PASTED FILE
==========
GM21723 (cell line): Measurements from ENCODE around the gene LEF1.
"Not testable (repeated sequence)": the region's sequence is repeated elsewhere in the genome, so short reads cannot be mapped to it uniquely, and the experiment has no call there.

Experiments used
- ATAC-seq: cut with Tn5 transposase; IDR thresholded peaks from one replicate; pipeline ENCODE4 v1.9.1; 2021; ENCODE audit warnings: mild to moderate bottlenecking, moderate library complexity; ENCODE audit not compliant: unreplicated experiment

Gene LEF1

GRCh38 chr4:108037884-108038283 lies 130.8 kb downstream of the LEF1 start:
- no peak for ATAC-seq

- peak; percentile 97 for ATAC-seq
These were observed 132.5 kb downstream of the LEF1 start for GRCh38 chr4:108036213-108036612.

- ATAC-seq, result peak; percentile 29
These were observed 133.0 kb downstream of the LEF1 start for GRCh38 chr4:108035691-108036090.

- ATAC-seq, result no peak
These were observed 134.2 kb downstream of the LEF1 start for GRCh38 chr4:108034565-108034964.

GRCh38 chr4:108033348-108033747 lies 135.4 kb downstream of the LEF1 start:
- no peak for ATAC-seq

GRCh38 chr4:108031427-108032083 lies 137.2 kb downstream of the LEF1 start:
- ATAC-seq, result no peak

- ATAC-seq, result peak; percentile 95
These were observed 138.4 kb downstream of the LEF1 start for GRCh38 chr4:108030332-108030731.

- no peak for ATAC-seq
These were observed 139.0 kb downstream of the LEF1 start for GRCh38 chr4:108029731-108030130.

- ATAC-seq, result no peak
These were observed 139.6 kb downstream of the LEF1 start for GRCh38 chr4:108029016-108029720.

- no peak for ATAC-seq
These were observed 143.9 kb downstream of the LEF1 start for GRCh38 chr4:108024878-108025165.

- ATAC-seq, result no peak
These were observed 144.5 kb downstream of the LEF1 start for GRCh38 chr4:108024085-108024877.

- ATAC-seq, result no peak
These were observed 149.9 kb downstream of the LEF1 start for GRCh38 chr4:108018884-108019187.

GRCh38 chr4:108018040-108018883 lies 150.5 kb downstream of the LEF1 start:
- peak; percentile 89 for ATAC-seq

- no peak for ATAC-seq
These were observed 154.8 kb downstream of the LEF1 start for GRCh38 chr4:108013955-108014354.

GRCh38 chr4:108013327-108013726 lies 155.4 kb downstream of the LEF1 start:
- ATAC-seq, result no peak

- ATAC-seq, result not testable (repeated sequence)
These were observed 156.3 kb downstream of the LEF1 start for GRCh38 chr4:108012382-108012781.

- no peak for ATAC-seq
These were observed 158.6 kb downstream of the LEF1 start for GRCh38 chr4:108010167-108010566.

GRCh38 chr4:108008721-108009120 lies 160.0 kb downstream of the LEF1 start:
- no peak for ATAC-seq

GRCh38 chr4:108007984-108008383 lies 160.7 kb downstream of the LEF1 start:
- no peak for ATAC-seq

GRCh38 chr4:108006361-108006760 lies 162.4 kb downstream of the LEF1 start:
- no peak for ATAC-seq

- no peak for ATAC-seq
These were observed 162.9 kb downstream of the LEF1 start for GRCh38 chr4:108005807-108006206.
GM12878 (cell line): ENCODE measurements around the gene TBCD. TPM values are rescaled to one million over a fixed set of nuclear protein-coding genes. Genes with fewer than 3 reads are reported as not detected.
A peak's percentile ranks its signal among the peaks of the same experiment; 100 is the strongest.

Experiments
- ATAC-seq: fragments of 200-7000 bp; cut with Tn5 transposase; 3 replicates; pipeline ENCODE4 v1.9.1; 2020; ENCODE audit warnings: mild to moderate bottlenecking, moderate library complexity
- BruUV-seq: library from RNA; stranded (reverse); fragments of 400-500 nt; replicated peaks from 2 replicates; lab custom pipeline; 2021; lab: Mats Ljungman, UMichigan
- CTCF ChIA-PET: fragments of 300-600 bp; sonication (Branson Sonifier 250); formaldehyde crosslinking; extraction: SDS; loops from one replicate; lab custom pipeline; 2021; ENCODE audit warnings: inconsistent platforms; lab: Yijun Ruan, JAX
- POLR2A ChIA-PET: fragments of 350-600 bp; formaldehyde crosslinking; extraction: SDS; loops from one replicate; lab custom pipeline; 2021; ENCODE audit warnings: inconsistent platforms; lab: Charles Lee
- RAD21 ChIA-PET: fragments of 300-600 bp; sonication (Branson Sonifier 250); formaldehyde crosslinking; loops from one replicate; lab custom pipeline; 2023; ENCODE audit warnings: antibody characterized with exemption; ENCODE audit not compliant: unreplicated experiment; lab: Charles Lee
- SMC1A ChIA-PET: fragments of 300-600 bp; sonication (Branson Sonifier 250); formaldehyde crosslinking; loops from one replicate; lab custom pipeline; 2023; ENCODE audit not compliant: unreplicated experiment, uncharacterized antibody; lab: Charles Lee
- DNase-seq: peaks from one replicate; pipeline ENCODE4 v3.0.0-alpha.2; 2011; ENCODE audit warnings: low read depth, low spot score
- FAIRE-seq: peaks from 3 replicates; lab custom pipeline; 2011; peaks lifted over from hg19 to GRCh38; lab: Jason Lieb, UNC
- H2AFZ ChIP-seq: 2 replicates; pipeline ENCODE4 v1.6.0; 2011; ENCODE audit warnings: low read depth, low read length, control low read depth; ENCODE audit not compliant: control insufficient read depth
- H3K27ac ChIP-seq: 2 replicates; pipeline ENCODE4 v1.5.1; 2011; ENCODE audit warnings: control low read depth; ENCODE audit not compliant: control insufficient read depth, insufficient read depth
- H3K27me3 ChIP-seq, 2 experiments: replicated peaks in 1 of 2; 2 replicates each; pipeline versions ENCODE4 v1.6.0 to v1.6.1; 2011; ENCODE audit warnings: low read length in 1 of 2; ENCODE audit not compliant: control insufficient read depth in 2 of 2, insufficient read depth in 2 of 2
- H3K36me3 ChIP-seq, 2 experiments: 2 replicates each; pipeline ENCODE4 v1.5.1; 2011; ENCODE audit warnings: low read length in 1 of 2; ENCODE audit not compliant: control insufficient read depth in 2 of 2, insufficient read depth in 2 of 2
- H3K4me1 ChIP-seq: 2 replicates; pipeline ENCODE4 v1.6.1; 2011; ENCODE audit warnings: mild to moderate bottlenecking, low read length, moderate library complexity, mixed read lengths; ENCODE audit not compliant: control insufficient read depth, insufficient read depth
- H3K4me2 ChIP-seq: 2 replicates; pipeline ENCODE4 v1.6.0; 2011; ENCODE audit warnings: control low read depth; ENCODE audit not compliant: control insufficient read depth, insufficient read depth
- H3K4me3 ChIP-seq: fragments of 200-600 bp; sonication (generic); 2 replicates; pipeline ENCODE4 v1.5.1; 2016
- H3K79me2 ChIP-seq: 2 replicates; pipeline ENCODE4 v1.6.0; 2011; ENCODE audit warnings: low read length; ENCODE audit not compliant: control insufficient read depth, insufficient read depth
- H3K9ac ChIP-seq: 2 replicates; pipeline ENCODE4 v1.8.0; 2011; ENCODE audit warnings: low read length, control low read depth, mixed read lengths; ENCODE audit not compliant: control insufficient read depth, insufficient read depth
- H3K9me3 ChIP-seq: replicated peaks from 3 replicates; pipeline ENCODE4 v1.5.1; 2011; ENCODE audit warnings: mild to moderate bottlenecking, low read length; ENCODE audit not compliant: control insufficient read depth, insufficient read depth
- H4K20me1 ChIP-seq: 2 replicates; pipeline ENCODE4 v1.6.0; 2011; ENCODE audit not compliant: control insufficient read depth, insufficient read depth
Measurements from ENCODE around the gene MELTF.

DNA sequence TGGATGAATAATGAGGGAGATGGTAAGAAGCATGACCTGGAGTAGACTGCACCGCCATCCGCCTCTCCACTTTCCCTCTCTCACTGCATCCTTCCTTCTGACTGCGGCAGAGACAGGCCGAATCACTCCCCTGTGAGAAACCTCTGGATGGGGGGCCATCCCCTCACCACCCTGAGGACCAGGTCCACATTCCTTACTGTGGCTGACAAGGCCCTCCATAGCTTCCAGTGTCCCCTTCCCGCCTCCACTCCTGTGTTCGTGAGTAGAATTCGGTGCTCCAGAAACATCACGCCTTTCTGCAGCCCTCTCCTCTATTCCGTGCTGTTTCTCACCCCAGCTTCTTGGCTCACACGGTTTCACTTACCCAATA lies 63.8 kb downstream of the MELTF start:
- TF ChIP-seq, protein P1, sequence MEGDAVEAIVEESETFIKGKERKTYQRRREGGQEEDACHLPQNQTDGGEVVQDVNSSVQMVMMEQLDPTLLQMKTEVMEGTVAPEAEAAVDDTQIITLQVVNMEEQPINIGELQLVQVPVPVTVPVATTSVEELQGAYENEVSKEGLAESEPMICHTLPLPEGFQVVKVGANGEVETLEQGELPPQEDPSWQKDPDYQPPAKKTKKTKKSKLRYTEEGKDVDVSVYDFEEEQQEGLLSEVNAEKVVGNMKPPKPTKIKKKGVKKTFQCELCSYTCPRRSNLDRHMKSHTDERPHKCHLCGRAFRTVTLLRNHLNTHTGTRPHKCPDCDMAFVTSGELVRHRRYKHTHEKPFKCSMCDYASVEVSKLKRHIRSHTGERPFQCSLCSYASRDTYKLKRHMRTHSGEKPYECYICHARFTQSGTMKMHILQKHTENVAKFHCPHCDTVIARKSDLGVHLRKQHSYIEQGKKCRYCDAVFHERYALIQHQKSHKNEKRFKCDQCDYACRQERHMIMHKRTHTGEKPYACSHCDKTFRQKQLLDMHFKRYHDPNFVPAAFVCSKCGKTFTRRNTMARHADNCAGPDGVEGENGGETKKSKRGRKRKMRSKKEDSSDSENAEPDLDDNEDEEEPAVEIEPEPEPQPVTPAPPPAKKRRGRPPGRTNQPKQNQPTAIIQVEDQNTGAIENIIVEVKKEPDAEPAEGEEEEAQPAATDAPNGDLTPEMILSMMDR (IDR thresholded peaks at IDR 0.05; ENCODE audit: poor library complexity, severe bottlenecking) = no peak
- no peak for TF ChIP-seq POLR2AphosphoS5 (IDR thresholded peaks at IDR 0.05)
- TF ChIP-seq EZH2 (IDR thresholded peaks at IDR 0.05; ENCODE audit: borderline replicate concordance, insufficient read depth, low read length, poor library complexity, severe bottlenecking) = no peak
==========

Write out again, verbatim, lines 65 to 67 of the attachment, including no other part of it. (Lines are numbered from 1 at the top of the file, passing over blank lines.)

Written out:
- H3K4me3 ChIP-seq: fragments of 200-600 bp; sonication (generic); 2 replicates; pipeline ENCODE4 v1.5.1; 2016
- H3K79me2 ChIP-seq: 2 replicates; pipeline ENCODE4 v1.6.0; 2011; ENCODE audit warnings: low read length; ENCODE audit not compliant: control insufficient read depth, insufficient read depth
- H3K9ac ChIP-seq: 2 replicates; pipeline ENCODE4 v1.8.0; 2011; ENCODE audit warnings: low read length, control low read depth, mixed read lengths; ENCODE audit not compliant: control insufficient read depth, insufficient read depth